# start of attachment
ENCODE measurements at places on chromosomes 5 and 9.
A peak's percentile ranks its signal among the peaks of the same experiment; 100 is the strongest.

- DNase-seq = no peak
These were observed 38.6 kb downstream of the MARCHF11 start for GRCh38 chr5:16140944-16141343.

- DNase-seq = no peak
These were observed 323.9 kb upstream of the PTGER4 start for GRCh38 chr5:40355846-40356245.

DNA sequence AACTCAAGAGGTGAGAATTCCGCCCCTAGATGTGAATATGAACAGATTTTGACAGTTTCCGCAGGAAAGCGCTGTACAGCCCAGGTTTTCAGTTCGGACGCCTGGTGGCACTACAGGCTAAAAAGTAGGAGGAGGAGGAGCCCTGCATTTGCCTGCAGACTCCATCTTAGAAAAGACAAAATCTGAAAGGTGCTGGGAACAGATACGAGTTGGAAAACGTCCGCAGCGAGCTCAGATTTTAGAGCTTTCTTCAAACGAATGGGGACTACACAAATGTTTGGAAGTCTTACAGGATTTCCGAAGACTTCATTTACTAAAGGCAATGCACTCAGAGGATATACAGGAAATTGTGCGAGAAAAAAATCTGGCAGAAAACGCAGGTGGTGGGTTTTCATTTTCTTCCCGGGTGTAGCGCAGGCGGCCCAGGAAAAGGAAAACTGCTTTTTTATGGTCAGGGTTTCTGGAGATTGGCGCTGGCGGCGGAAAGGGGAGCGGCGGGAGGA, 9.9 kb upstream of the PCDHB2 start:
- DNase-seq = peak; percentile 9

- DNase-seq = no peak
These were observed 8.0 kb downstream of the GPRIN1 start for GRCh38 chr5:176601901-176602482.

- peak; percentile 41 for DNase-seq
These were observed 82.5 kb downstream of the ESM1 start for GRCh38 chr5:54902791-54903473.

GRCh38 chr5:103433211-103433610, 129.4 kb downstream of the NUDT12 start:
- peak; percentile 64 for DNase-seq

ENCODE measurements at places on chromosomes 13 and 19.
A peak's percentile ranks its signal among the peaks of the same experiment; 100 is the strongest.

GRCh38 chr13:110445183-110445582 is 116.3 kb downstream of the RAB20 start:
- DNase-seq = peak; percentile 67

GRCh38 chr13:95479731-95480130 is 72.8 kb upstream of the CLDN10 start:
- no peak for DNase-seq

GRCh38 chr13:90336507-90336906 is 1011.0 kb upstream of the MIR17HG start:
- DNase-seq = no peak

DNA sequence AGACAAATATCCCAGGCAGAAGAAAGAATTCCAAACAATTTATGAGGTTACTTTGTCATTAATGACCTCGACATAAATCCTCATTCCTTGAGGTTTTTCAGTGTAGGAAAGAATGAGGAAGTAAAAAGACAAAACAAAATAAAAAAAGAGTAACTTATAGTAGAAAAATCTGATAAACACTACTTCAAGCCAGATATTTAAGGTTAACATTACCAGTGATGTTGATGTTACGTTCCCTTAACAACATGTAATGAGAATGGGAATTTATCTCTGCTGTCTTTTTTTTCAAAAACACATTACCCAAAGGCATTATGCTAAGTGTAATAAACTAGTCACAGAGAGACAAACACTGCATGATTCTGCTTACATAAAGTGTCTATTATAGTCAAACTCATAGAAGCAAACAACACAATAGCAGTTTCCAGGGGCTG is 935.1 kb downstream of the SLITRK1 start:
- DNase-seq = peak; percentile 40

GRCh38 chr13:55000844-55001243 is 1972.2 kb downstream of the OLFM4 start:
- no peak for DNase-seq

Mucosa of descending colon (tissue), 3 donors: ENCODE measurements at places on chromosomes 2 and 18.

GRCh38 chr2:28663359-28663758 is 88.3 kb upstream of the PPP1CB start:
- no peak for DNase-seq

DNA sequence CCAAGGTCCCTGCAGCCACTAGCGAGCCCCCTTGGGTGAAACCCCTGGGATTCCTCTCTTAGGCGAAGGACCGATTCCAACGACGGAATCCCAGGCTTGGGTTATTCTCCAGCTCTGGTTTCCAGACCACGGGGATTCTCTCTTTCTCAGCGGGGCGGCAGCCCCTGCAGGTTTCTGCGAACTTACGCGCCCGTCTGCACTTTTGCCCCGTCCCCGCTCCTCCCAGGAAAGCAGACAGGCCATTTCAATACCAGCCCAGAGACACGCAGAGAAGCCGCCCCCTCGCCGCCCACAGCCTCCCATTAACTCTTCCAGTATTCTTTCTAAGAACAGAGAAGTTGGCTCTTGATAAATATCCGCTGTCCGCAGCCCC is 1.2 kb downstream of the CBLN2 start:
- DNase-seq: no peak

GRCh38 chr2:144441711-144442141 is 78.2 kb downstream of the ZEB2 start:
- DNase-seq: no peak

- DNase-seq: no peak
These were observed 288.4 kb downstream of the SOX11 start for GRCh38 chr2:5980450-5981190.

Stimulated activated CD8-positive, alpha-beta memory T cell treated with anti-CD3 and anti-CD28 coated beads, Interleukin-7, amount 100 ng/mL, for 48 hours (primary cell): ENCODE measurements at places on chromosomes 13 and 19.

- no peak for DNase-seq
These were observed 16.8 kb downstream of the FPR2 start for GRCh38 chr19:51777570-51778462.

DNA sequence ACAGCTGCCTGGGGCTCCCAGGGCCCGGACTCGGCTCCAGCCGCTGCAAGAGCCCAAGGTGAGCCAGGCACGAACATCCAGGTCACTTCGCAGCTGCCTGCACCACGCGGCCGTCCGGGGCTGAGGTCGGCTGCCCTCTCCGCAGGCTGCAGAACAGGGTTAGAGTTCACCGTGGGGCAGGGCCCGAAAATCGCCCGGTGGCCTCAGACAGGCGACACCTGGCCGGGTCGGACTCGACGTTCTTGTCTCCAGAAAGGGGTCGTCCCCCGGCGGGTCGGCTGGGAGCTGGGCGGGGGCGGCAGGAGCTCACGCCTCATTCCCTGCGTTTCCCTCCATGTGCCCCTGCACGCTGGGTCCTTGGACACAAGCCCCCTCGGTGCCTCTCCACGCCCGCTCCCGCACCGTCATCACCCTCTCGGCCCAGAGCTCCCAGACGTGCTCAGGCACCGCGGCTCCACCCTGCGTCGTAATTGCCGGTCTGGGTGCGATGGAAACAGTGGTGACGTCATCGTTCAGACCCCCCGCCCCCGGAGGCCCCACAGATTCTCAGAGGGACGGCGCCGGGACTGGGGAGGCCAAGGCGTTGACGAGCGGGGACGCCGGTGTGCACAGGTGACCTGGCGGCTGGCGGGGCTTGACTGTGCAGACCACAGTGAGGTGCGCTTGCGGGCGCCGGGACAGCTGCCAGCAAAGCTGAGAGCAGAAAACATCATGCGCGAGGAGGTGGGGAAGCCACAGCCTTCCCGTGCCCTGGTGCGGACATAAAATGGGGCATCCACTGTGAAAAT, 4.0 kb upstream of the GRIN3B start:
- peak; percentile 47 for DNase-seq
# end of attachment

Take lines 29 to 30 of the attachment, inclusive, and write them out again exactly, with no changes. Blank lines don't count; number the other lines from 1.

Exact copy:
- no peak for DNase-seq

DNA sequence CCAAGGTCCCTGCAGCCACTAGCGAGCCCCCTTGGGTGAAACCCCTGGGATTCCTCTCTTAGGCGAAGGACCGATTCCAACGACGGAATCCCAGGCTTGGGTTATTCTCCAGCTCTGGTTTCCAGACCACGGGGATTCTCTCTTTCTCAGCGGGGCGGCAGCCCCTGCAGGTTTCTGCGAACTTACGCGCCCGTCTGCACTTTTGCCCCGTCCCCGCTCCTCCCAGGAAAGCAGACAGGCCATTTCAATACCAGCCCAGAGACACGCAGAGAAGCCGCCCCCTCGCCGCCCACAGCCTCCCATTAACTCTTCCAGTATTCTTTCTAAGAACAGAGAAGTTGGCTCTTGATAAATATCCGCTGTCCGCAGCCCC is 1.2 kb downstream of the CBLN2 start: